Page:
This project utilizes both academic analysis and creative non-fiction to develop a full-bodied portrait of white women’s racial formation vis-à-vis myths of national innocence embedded in evangelical purity culture.

 


Max Mueller

Max Mueller

 

Max Perry Mueller

I am a historian and theorist of race and religion with a particular interest in Indigenous and African American religious experiences, epistemologies, and cosmologies. The central animating question of my scholarship is how the act of writing—especially the writing of historical origin stories of nations and peoples—has affected the creation and contestation of “race” as a category of political and religious division in American history. My research and teaching also connect with my public scholarship. I have written on religion, race, and politics for outlets including SlateThe New Republic, and The Atlantic. I also co-founded Religion & Politics, the online journal of the John C. Danforth Center on Religion & Politics at Washington University in St. Louis, whose mission is to bring the best scholarship on religion and American public life to audiences beyond the academy.

My time in the colloquium will be focused on refining my second book, Wakara Remains: A Native and Settler History of the American West (Basic Books). The book is the first, full-length biography of Wakara (ca. 1815-1855), the great Ute leader, horse thief, slave trader, and defender of Native sovereignty.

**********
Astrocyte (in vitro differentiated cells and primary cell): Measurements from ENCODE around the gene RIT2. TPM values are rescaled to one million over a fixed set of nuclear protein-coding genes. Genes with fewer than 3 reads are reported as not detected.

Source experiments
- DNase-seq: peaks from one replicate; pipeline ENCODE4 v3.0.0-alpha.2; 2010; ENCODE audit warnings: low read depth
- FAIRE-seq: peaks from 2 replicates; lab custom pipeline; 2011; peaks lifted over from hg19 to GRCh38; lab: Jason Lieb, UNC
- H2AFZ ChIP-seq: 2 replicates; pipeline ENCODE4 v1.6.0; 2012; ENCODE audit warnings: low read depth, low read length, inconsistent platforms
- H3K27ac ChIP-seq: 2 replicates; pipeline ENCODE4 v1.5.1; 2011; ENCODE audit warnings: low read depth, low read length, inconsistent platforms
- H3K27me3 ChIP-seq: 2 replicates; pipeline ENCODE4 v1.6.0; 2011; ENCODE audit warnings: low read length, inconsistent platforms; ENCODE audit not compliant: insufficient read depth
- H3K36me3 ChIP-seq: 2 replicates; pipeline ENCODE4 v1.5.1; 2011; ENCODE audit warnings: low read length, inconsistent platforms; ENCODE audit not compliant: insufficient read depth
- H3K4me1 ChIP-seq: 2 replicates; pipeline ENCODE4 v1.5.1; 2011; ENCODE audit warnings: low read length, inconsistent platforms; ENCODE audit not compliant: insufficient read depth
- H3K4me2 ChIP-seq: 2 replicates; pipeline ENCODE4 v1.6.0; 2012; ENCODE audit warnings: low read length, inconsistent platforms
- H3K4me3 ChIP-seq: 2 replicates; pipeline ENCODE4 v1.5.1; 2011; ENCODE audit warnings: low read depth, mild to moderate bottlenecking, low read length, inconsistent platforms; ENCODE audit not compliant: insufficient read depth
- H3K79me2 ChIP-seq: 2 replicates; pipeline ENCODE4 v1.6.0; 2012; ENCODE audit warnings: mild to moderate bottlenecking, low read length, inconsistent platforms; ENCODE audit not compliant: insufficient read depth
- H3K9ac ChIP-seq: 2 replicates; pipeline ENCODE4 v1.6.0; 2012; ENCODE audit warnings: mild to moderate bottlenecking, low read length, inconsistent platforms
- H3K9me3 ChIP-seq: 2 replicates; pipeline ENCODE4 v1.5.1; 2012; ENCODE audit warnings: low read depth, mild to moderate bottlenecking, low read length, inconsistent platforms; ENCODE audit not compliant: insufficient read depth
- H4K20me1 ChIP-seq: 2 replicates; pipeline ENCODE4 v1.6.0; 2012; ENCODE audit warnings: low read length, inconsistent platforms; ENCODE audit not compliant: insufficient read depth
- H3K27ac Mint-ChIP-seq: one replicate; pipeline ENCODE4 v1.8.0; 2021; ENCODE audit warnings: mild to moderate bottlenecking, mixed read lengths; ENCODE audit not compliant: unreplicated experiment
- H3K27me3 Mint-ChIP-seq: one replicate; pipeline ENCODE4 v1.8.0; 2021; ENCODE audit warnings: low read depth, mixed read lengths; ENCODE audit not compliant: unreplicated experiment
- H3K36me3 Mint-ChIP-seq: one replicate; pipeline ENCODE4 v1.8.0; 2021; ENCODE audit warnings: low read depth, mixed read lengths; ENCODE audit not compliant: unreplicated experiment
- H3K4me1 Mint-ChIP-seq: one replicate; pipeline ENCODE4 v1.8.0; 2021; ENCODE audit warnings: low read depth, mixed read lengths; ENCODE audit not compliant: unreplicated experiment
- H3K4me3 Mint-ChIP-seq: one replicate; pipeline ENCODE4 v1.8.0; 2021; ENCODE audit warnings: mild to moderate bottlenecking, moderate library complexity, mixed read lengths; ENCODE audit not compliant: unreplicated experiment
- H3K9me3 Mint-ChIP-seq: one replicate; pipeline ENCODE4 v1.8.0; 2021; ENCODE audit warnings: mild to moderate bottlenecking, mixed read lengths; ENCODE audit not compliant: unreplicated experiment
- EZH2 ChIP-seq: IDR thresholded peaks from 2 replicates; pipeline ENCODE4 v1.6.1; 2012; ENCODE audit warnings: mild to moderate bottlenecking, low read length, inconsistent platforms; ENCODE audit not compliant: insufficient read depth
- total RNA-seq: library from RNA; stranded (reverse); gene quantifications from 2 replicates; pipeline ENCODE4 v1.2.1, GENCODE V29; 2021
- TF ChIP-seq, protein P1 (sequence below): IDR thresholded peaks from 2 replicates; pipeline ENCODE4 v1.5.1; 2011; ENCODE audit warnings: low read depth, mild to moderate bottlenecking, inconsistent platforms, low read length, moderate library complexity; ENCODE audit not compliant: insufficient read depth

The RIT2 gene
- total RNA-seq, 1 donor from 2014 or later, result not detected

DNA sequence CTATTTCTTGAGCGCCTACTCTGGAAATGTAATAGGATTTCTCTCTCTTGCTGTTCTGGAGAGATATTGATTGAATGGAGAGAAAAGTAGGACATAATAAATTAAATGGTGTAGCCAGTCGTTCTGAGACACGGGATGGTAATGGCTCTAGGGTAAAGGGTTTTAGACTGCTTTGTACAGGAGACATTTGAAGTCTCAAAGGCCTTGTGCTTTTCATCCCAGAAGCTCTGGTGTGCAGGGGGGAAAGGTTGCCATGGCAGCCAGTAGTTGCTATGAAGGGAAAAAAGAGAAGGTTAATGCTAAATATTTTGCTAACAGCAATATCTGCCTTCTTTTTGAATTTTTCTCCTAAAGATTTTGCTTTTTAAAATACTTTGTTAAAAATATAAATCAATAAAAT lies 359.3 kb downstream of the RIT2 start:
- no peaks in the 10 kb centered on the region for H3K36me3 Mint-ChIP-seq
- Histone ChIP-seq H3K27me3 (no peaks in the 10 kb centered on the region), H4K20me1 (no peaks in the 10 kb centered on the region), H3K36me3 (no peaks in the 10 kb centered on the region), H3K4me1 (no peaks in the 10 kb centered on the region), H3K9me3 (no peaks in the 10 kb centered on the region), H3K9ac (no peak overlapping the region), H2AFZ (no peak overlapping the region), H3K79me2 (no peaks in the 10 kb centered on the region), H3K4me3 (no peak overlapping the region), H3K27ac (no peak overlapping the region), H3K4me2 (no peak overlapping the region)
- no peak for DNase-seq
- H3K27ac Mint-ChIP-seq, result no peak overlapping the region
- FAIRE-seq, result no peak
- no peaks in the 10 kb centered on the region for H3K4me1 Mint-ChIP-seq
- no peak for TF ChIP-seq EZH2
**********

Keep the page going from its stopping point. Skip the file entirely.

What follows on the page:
Elijah Siegler

Elijah Siegler

 

Elijah Siegler

I have taught at the College of Charleston, a public sort of liberal arts university, for 20 years, including classes on American religious history, “cults,” Asian religions in America, spirituality, religion and politics, and religion and film. I grew up in Toronto, and have enjoyed living in New York City and Chengdu, China. I have a BA from Harvard University, and an MA and PhD from The University of California at Santa Barbara, all in religious studies.

For this colloquium, I am excited to be working on a book project about how Asheville and Western North Carolina become home to a diverse collection of alternative religions and what that answer says about America. I am drafting chapters about appropriation, spiritual entrepreneurship, “conspirituality,” and fights over land. I have a few other research projects on the backburner, including an introduction to the field of religion and television, and a collection of short stories.

 

 


Heather White

Heather White

 

Heather White

Heather White is a specialist in American religious history with a research focus on sexuality, gender, and twentieth-century social movements. They are the author of Reforming Sodom: Protestants and the Rise of Gay Rights (UNC Press, 2015) and co-editor, along with Gillian Frank and Bethany Moreton, of Devotions and Desires: Histories of Religion and Sexuality in the Twentieth Century United States (UNC Press, 2018). Heather serves on the advisory board of the LGBT Religious Archive Network and is a Visiting Assistant Professor of Gender & Queer Studies at the University of Puget Sound in Tacoma, Washington.

During the colloquium, they’ll be working on a book-length project for the APRIL colloquium, tentatively titled “The Church that Hosted Gay Liberation.”

 

2024 Colloquium Team